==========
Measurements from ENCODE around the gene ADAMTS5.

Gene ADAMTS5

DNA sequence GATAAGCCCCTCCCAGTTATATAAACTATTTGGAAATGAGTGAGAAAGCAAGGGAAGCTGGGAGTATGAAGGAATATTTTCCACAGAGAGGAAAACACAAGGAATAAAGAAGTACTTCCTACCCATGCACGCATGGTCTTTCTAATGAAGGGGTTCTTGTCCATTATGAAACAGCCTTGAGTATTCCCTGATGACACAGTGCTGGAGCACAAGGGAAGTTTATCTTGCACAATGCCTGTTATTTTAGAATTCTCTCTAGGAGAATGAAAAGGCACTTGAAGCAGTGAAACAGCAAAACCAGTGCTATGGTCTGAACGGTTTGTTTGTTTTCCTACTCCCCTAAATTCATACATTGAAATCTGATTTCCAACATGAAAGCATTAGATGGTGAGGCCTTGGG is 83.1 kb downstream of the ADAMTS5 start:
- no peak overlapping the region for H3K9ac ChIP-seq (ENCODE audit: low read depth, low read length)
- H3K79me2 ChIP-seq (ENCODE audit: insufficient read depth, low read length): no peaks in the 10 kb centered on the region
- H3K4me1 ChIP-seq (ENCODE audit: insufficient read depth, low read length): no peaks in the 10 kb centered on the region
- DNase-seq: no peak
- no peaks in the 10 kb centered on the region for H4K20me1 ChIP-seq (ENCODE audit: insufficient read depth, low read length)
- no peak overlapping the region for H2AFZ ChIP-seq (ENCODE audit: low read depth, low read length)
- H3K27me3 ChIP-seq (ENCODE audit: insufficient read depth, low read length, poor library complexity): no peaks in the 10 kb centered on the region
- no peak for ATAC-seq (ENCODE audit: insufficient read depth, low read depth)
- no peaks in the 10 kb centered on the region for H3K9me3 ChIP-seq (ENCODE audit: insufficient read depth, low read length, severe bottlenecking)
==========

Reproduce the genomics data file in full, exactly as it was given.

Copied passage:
Measurements from ENCODE around the gene ADAMTS5.

Gene ADAMTS5

DNA sequence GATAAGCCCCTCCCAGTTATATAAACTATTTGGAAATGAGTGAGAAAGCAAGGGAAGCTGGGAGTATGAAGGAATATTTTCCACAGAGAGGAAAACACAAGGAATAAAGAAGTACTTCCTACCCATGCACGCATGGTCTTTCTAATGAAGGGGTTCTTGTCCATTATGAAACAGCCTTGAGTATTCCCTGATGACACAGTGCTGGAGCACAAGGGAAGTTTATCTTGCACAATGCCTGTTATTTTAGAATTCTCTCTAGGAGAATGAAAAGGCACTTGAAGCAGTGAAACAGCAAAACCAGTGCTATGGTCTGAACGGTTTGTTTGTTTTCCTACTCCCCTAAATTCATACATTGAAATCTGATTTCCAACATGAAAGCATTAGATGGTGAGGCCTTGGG is 83.1 kb downstream of the ADAMTS5 start:
- no peak overlapping the region for H3K9ac ChIP-seq (ENCODE audit: low read depth, low read length)
- H3K79me2 ChIP-seq (ENCODE audit: insufficient read depth, low read length): no peaks in the 10 kb centered on the region
- H3K4me1 ChIP-seq (ENCODE audit: insufficient read depth, low read length): no peaks in the 10 kb centered on the region
- DNase-seq: no peak
- no peaks in the 10 kb centered on the region for H4K20me1 ChIP-seq (ENCODE audit: insufficient read depth, low read length)
- no peak overlapping the region for H2AFZ ChIP-seq (ENCODE audit: low read depth, low read length)
- H3K27me3 ChIP-seq (ENCODE audit: insufficient read depth, low read length, poor library complexity): no peaks in the 10 kb centered on the region
- no peak for ATAC-seq (ENCODE audit: insufficient read depth, low read depth)
- no peaks in the 10 kb centered on the region for H3K9me3 ChIP-seq (ENCODE audit: insufficient read depth, low read length, severe bottlenecking)